Punjabi tadka in strong Indian team

As India take on GB in quarterfinals today, spotlight is again on players from Punjab

Punjabi tadka in strong Indian team

Of the 15 Indian goals, 13 were scored by Punjab players. Rupinderpal Singh (centre) has scored three so far. PTI

Indervir Grewal

Tribune News Service

Chandigarh, July 31

The Indian men’s hockey reached the quarterfinals at the Tokyo Olympics with a commanding performance in the pool stage, with players from Punjab powering it.

Swelling numbers

Over the last decade, Punjab's players have been a constant in the Indian teams. There were eight Punjab players in the 2014 World Cup squad and seven in the Commonwealth Games and Asian Games the same year. The number climbed to nine in the CWG, Asian Games and World Cup in 2018. The same has been the case with the junior team -- the 2013 junior World Cup team had 12 Punjab players, while the gold-winning team in the 2016 edition had 11 players from the state.

They finished second in the pool with 12 points, registering four wins and one loss. The only blemish for the side was their 7-1 loss to world No. 1 Australia, who finished on top. It was a one-off bad day for India, proven by the fact that they conceded just six goals in their other four matches, while scoring 14.

This is India’s best performance in the pool stage since the 1972 Games, when they finished on top. India had finished second in the pool in 1980 as well but they had garnered eight points from five matches then.

10 players, 13 goals

As has become the norm in recent years, Punjab was the driving in this team too: In the 18-member squad, 10 players are from Punjab -- captain Manpreet Singh, vice-captain Harmanpreet Singh, Varun Kumar, Rupinder Pal Singh, Hardik Singh, Dilpreet Singh, Gurjant Singh, Mandeep Singh, Shamsher Singh and Simranjeet Singh. Another player from the state, Krishan Pathak, is the reserve goalkeeper.

Of the 15 Indian goals in the pool stage, 13 were scored by Punjab players. Harmanpreet scored four, Rupinder three, Gurjant two, while Varun, Dilpreet, Shamsher and Simranjeet scored one each. Goal-scoring apart, players from Punjab have played a big part in the team’s success.

16 years of work

“It makes us very proud. It is the result of the work that started 16 years ago,” said Gurdev Singh, coach at the Surjit Hockey Academy in Jalandhar.

Apart from Rupinder, all players from Punjab are former trainees of the Surjit Hockey Academy.

“It was in 2005 that the revival of hockey in Punjab began,” said Avtar Singh, coach at the Surjit Hockey Academy. “A comprehensive plan was put together by Pargat Singh, who was the Director of Sports, and Sukhvir Singh Grewal, who was in charge of development of hockey in the state,” he added.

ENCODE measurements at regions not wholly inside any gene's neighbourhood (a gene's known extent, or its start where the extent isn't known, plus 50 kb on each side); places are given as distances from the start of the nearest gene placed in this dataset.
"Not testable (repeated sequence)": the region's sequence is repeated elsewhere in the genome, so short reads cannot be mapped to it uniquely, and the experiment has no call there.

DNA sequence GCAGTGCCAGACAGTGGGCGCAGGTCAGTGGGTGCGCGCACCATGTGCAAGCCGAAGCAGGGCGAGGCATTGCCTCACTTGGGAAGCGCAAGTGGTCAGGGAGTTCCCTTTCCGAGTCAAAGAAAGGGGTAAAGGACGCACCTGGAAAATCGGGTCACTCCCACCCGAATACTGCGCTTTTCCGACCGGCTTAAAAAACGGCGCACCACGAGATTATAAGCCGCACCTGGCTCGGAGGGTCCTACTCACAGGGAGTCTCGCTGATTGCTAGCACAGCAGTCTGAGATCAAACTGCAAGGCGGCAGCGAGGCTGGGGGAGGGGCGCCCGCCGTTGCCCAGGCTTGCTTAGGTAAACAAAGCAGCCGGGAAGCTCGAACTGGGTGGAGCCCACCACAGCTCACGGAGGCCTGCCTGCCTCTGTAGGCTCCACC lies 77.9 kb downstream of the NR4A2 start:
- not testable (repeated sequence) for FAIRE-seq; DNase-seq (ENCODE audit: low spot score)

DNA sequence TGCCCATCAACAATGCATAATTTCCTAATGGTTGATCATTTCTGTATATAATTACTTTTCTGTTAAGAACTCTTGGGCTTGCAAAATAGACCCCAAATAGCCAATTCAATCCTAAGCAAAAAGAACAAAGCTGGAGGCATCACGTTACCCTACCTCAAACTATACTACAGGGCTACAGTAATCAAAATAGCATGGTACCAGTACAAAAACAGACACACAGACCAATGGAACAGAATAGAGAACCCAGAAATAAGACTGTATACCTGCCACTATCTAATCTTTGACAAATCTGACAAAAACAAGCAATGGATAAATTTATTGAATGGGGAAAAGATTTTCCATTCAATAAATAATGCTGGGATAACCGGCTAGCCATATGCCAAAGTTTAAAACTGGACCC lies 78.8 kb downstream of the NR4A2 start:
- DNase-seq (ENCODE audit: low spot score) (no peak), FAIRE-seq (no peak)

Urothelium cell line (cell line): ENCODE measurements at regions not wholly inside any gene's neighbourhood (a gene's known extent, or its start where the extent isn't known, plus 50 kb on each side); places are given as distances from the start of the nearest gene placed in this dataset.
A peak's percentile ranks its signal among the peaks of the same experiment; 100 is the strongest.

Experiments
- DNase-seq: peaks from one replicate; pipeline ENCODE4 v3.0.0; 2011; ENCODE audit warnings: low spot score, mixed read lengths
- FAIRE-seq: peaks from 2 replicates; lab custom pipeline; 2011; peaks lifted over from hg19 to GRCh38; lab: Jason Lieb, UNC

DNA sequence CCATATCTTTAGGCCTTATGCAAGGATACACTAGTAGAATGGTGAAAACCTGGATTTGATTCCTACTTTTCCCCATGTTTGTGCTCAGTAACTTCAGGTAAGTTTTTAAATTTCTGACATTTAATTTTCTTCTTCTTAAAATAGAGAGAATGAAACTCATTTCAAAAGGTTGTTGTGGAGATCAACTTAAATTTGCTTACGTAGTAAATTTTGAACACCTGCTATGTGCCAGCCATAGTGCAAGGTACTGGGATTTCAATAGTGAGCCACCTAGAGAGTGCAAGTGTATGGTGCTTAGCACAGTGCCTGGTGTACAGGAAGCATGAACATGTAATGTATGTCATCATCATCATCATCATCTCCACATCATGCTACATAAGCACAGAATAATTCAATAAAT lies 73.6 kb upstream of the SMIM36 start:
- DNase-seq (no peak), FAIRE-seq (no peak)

Avtar explained that from the beginning, great emphasis was given to the selection process, which sometimes involved over five days of trials. Grewal, who later served as the director training of the Punjab Institute of Sports, said that before 2005, "around 300 children used to show up at the trials". "This number increased to over 1500. There were only five or six academies active then. The number increased to around 40 academies -- five residential academies and over 30 day-boarder academies -- which train 7000 to 8000 children,” he added.

This expansion meant that many of the India players over the years had their beginnings at different academies before they graduated to the Surjit Hockey Academy. In the current team, Dilpreet initially trained at Maharaja Ranjit Singh Hockey Academy in Amritsar, Harmanpreet trained at Malwa Hockey Academy in Ludhiana and Hardik trained at the Mohali Hockey Academy.

Training coaches

Gurdeep Singh, coach at the Mohali academy, said the coaches were themselves trained to catch up with modern hockey. "We were given access to literature and videos of training methods used by the leading hockey nations. We had continuous workshops; we even had a session with the Australian great Ric Charlesworth,” Gurdeep said. “The clinics we had with coaches and sports scientists from Australia’s Victoria University made a world of difference, teaching us about the overall development of young athletes.”

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